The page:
“At the age of thirteen, I was married off to a man of 45. At fourteen, I had a son. At fifteen, I was a widow. My in-laws bullied and exploited me, then kicked me out and kept my son. A rich man adopted me. In the daytime I worked on his land. He gave me a small salary. I also did nightshifts to earn money to give my son a better education, later on in life.
Then, one day, a farmers’ organization came to my village, and asked if I was interested in organic agriculture. I said I was. In 1992, I started as a volunteer, and now I take care of eight farmers groups.
My own organic farm is about five acres. I grow millet, sorghum, chickpea, and cotton. I have two bulls, one cow and a cart. I bring other farmers to my field to show what organic agriculture is.
Creating a farmers’ groups starts with identifying people who are interested and who have a lot of biodiversity. In my village alone, some fifty farmers showed up. I selected twenty of them to start enterprise development. Members contribute 100 Rupiah per month. A committee of five members takes care of environmental issues, seeds, financial management and information. They keep note of every aspect, from input to output, from irrigation and compost to the amount of workers and the revolving funds.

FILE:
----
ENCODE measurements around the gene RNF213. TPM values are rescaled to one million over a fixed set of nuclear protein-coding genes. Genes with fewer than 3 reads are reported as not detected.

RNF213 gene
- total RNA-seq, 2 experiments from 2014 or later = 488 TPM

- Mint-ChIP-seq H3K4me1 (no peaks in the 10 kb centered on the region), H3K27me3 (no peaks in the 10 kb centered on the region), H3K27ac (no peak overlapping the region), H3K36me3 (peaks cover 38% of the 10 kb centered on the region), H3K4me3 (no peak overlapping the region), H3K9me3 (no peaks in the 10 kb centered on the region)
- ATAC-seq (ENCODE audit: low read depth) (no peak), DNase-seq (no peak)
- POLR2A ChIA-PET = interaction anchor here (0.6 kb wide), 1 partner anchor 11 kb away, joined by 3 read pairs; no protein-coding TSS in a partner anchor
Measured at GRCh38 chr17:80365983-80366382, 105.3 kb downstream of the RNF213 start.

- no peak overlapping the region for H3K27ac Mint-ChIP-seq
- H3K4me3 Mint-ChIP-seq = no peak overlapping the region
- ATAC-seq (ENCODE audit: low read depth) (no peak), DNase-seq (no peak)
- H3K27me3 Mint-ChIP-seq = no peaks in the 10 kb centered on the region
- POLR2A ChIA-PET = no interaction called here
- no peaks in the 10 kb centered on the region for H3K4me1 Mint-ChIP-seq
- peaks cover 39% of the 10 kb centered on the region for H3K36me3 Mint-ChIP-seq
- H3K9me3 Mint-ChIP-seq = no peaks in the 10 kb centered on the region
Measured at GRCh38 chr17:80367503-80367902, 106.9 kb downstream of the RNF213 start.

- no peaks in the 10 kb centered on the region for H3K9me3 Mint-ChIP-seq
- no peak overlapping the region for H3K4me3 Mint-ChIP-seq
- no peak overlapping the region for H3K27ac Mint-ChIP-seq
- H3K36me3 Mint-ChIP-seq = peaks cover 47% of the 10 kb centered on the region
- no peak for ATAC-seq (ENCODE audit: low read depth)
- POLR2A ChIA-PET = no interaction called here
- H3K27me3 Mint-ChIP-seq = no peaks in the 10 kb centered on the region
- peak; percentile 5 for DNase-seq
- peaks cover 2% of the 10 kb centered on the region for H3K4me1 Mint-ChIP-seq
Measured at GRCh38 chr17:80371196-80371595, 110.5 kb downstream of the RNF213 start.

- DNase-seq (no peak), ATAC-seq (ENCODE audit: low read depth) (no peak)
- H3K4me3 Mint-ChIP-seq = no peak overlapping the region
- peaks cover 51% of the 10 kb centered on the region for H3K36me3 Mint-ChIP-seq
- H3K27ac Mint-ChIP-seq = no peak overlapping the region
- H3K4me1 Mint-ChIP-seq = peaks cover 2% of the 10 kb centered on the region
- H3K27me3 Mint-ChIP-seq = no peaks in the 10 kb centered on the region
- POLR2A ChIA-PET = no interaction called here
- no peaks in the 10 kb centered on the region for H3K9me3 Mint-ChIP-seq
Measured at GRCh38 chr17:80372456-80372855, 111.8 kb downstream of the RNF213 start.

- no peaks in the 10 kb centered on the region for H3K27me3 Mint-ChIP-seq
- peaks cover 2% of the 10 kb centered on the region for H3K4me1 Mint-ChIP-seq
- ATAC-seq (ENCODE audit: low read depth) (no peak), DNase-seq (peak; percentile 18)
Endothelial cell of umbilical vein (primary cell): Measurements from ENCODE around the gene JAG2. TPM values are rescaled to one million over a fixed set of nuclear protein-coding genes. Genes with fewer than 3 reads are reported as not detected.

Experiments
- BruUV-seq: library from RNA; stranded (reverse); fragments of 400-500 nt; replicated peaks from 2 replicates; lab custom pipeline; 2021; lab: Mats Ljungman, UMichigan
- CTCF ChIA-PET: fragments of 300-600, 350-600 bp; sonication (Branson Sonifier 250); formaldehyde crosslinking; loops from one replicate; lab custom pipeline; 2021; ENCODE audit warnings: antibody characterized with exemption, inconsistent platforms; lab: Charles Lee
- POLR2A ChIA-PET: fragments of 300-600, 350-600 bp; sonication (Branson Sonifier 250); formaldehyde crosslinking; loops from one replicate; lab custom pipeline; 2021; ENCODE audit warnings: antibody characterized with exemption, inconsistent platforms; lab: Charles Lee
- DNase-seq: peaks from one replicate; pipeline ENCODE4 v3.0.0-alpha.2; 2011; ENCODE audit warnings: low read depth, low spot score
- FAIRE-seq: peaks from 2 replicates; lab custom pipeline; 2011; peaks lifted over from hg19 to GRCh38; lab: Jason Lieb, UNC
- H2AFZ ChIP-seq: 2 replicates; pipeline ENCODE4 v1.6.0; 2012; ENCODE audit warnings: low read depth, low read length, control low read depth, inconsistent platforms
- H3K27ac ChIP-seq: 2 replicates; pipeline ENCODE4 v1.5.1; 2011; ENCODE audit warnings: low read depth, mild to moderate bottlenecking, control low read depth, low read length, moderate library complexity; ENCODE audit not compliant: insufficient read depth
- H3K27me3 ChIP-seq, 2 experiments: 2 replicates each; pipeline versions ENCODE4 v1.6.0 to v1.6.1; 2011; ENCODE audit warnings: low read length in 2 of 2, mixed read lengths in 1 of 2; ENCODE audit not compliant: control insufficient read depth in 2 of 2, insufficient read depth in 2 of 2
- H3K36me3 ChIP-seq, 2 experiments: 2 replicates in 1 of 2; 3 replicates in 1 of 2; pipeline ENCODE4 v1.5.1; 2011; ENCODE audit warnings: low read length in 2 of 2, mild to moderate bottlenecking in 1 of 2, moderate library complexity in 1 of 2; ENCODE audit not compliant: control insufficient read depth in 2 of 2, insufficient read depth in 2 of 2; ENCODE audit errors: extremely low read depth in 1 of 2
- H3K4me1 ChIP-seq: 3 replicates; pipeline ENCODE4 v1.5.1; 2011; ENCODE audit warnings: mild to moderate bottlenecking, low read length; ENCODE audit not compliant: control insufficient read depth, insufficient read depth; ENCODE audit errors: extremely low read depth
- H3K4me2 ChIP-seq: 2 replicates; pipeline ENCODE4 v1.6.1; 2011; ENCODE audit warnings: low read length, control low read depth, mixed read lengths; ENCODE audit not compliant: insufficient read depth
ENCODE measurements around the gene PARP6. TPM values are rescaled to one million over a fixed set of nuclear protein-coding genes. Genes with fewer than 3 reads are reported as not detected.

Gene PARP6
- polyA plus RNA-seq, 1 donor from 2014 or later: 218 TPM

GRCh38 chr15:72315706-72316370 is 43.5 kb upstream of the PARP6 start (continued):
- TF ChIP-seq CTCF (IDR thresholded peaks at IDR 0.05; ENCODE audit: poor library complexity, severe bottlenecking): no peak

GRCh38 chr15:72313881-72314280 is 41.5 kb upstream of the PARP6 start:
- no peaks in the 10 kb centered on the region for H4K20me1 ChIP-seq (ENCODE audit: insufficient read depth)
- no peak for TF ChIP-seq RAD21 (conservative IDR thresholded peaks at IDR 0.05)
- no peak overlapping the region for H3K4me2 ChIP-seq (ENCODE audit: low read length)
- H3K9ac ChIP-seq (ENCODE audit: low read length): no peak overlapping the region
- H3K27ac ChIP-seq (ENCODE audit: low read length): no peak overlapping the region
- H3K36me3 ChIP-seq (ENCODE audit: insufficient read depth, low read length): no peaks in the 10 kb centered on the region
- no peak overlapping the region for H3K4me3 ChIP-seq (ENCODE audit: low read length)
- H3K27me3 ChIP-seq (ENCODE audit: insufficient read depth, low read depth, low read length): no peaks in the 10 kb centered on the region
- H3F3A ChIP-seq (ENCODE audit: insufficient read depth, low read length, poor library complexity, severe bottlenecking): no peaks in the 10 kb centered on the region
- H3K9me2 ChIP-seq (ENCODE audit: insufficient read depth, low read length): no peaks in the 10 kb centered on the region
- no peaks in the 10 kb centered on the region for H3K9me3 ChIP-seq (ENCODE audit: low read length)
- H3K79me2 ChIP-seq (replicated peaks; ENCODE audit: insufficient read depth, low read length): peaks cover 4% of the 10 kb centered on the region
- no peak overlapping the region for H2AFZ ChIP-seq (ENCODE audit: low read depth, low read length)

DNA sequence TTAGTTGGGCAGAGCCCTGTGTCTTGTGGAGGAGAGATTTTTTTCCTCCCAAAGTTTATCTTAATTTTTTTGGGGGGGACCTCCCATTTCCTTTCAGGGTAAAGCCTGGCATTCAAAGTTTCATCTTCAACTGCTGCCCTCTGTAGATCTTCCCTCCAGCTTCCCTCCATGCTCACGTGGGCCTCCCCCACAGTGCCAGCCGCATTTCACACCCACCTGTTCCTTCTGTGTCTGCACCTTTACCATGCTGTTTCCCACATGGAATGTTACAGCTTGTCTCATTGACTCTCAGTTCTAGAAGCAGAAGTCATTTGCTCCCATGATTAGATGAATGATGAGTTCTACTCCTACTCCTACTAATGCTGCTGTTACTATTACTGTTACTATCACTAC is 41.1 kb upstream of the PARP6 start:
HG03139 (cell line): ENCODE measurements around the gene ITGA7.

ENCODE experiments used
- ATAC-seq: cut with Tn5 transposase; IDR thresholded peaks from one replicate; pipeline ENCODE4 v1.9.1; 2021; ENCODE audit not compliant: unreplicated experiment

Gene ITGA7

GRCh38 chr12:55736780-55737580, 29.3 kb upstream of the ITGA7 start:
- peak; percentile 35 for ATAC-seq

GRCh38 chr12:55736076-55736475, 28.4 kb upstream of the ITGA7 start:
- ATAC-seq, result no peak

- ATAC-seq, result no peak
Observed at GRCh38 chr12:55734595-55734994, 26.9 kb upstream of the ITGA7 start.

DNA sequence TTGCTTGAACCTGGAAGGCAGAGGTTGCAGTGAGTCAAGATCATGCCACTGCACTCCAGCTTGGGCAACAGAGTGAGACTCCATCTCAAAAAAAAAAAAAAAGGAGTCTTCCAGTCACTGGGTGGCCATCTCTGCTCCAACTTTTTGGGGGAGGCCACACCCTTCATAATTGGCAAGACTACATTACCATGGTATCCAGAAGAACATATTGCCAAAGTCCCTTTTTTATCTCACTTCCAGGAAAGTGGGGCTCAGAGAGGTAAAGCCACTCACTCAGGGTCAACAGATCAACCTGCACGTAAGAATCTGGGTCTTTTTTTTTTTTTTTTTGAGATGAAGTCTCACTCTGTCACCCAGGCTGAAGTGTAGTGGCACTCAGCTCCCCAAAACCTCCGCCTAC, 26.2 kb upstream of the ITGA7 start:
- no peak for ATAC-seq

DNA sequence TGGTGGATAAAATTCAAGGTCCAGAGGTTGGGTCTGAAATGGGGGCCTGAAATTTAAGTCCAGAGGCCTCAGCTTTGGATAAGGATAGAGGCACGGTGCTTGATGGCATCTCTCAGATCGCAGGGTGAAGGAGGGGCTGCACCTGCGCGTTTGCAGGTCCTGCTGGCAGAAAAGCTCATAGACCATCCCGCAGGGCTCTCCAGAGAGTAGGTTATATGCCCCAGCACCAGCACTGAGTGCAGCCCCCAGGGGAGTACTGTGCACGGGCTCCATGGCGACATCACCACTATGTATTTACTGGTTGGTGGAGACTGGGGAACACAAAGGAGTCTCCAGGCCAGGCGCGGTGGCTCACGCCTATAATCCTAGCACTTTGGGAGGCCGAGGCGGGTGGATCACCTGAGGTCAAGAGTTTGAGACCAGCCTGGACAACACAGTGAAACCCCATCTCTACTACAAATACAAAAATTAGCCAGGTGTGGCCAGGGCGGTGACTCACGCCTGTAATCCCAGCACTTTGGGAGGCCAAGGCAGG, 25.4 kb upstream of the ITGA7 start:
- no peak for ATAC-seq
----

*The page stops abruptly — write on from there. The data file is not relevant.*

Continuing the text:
We also run an organic shop, and every Friday we have an organic bazaar in two cities to sell our certified products, and to raise awareness among consumers. Farmers sell directly to the customers, mainly lower and middle class people. We do not deal with middlemen, so the income of the farmers is even higher.
In ten years, the amount of organic producers in our groups has grown to about 1,100.
Being a development animator, I have access to a lot of knowledge on health and agriculture. My biggest reward is social status and knowledge; not money.”
Institute for Integrated Rural Development (IIRD): www.iird.org.in